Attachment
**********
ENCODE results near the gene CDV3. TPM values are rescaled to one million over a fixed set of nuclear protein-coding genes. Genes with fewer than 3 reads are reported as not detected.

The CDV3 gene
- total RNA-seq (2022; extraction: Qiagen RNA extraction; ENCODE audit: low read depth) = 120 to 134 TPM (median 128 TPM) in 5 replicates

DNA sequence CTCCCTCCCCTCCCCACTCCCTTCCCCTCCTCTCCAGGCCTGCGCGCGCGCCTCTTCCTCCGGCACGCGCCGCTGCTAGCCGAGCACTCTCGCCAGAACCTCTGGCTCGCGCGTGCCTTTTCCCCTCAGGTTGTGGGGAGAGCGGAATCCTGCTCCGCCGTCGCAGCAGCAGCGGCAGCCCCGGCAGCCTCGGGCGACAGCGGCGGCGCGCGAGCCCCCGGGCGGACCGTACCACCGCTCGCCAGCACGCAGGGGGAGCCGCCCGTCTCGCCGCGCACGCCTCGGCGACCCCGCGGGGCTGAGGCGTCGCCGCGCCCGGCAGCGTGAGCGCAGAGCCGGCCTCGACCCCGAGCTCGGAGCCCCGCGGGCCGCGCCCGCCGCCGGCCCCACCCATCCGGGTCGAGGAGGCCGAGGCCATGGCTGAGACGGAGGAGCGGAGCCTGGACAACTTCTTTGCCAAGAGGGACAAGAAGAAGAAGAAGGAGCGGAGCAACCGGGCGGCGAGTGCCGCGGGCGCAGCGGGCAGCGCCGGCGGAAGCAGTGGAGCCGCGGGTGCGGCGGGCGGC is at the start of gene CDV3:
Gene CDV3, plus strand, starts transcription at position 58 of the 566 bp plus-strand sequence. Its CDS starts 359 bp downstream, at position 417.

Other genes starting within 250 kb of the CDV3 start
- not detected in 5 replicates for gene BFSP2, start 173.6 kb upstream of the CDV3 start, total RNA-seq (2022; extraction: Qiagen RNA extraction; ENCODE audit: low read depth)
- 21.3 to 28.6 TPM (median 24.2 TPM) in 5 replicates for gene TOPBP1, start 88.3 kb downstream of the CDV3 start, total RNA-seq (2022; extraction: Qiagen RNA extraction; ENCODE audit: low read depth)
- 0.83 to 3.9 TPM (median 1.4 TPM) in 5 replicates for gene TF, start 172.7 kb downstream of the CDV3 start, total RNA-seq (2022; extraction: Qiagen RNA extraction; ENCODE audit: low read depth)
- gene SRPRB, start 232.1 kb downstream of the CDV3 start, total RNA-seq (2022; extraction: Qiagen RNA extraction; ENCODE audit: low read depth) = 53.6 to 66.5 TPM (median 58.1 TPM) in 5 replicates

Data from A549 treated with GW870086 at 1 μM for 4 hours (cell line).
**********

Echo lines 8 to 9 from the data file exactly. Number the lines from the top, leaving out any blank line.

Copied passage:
- 21.3 to 28.6 TPM (median 24.2 TPM) in 5 replicates for gene TOPBP1, start 88.3 kb downstream of the CDV3 start, total RNA-seq (2022; extraction: Qiagen RNA extraction; ENCODE audit: low read depth)
- 0.83 to 3.9 TPM (median 1.4 TPM) in 5 replicates for gene TF, start 172.7 kb downstream of the CDV3 start, total RNA-seq (2022; extraction: Qiagen RNA extraction; ENCODE audit: low read depth)